There was little doubt ten years ago that the future for district heating in Denmark was to invest in large solar collectors producing hot water. However, the last years have shown changes that cast doubt on this – amongst others, the war in Europe, wildly fluctuating natural gas and electricity prices, and an overwhelming decrease in the costs of, e.g., photovoltaics (PV). Therefore, the Danish District Heating Association (DDHA) has raised the question of whether solar collectors, photovoltaic, or wind turbines are the future of district heating. We presented one answer to this question at a DDHA meeting in Copenhagen on September 21, 2023. This article gives a short overview of this presentation.
We hope this article will make decision-makers of new investments better prepared to ask the right questions for making robust investments in district heating.
By corresponding author Anders N. Andersen, PhD, Ext. Ass. Professor at Aalborg University, R&D projects responsible at EMD International and Poul Alberg Østergaard, Professor at Aalborg University
Analyses based on Ringkøbing District Heating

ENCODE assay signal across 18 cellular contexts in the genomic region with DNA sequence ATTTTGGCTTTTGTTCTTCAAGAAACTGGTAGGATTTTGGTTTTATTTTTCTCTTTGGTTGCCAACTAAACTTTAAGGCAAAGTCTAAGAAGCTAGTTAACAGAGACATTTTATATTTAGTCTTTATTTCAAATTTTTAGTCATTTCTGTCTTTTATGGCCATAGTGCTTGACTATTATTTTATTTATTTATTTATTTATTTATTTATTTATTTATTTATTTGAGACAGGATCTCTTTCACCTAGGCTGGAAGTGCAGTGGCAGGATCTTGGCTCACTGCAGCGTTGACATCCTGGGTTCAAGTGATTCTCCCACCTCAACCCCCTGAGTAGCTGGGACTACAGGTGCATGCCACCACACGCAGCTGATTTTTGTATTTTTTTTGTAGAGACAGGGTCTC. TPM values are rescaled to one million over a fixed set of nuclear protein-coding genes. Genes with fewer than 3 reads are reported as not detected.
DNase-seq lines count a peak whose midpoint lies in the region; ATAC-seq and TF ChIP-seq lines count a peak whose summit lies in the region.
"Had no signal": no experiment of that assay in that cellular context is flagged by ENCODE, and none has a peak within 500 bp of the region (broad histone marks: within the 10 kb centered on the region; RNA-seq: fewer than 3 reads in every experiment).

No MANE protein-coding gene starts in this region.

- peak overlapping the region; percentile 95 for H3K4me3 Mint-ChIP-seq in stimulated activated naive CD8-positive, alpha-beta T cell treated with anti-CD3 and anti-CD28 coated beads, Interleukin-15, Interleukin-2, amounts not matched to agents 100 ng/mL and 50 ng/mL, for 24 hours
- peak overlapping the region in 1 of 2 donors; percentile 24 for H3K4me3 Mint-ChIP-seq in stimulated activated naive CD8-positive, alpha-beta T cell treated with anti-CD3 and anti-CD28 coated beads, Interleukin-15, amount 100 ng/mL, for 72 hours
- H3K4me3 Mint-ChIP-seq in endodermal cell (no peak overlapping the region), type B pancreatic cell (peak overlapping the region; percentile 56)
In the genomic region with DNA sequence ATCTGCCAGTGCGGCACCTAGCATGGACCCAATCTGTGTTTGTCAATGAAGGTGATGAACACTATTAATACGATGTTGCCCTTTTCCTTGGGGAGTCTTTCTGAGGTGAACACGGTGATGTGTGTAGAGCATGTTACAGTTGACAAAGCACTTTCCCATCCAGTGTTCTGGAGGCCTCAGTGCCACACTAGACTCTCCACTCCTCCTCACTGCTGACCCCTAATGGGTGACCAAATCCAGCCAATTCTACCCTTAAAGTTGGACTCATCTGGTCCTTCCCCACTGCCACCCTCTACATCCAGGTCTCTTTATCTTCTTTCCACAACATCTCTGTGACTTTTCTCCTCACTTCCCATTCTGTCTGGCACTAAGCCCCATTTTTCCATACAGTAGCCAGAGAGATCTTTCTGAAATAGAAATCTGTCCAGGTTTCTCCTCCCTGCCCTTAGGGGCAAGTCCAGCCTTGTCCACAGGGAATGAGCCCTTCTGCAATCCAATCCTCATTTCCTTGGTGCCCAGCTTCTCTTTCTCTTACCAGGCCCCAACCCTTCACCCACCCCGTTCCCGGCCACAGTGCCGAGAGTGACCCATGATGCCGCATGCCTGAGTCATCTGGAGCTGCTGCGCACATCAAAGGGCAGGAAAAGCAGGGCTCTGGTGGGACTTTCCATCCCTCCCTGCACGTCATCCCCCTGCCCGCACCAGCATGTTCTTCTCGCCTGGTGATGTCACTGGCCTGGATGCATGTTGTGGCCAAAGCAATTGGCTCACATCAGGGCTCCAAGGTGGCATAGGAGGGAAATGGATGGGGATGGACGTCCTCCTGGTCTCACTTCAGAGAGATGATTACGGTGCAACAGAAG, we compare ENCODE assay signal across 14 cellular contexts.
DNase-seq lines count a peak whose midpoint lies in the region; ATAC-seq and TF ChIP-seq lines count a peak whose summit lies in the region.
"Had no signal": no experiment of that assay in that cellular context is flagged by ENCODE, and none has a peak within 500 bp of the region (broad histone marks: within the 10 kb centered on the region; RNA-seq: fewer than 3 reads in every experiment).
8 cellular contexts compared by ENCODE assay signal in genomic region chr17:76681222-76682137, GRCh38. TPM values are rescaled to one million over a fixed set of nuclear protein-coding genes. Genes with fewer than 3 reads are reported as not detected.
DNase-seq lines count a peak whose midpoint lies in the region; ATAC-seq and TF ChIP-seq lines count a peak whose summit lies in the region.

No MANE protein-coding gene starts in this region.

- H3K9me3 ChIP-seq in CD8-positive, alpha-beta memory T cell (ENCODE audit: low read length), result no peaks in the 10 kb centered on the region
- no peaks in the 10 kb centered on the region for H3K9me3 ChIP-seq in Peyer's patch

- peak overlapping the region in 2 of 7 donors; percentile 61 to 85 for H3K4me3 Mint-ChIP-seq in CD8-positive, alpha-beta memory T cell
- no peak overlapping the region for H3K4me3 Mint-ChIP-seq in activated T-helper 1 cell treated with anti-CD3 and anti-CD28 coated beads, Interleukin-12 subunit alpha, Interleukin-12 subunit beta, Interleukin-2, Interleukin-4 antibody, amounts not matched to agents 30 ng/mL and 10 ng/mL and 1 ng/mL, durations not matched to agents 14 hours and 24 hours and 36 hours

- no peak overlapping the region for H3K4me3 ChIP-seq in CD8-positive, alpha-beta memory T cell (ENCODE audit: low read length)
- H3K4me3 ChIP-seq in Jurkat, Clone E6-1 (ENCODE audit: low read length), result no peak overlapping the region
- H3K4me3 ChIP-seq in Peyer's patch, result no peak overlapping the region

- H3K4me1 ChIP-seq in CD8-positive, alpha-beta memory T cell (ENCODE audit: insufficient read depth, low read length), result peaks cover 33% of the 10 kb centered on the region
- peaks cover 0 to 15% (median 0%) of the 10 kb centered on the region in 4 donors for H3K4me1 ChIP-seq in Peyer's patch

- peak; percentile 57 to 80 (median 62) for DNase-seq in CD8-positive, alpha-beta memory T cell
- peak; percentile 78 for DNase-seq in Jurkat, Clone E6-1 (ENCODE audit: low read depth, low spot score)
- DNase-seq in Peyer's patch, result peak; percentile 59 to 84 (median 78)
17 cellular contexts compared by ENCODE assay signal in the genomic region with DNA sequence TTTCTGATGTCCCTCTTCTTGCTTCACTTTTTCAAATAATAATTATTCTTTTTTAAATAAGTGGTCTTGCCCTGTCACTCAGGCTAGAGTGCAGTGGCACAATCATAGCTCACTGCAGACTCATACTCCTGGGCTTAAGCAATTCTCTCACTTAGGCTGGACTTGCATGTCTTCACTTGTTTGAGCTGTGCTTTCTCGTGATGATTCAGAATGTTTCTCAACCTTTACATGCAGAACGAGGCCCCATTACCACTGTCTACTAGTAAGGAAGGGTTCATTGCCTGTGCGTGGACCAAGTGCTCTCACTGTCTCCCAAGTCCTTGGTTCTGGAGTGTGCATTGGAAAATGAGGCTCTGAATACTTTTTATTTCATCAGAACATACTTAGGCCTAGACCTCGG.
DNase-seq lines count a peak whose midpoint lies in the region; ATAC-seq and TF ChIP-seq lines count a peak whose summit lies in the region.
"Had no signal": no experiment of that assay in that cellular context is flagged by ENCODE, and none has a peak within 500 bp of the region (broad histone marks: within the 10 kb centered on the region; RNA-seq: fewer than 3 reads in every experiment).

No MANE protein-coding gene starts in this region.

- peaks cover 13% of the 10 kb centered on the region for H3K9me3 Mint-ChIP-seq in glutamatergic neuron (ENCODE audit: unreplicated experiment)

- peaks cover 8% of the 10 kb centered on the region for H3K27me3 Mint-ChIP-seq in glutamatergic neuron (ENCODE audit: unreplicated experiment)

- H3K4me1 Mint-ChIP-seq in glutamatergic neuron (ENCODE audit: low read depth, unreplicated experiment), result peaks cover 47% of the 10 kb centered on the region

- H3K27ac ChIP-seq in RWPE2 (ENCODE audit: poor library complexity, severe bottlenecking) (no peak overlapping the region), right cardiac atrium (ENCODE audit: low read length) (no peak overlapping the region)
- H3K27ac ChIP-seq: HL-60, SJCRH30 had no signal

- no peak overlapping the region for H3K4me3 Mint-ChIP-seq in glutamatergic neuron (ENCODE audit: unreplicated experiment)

Our analysis will take a starting point on Ringkøbing District Heating, which lies in Western Denmark. It is, of course, a little ambitious to guide decision-makers based on only one case. However, it is an interesting case, and we will also include some of the viewpoints that came up at and after the meeting in Copenhagen.
Ringkøbing DH produces around 110,000 MWh-heat/year. The plant has already invested in 30,000 m2 of solar collector and 3,000 m3 thermal storage connected to this solar collector and a tiny heat pump. However, in the analysis, we have taken the liberty of assuming that Ringkøbing DH could redo these investment decisions based on the present investment costs in Denmark. Thus, we present a counterfactual analysis of what could have been done instead.
A model of Ringkøbing DH in energyPRO
The analysis of the investments is made in the energy system analysis tool energyPRO. A model for 2023 is made, as shown in Figure 1. The reference model maintains three existing heat-producing units – a natural gas engine, a natural gas boiler, and an electric boiler. These units have access to the existing 4,800 m3 thermal storage made when the natural gas engine was installed, allowing the engine to primarily produce electricity and heat in hours with high Day-ahead prices. Furthermore, the existing thermal storage in the reference simulation allows the electric boiler to consume electricity in hours with low Day-ahead prices.
In the reference calculation with the assumed technical and economic assumptions, the Net Heat Production Cost (NHPC) for producing the 110,000 MWh-heat is calculated as 8.02 M EUR, which gives an average production price of 72.9 EUR/MWh-heat. The Net calculation means that the value of the sold electricity is subtracted from the operating expenditures.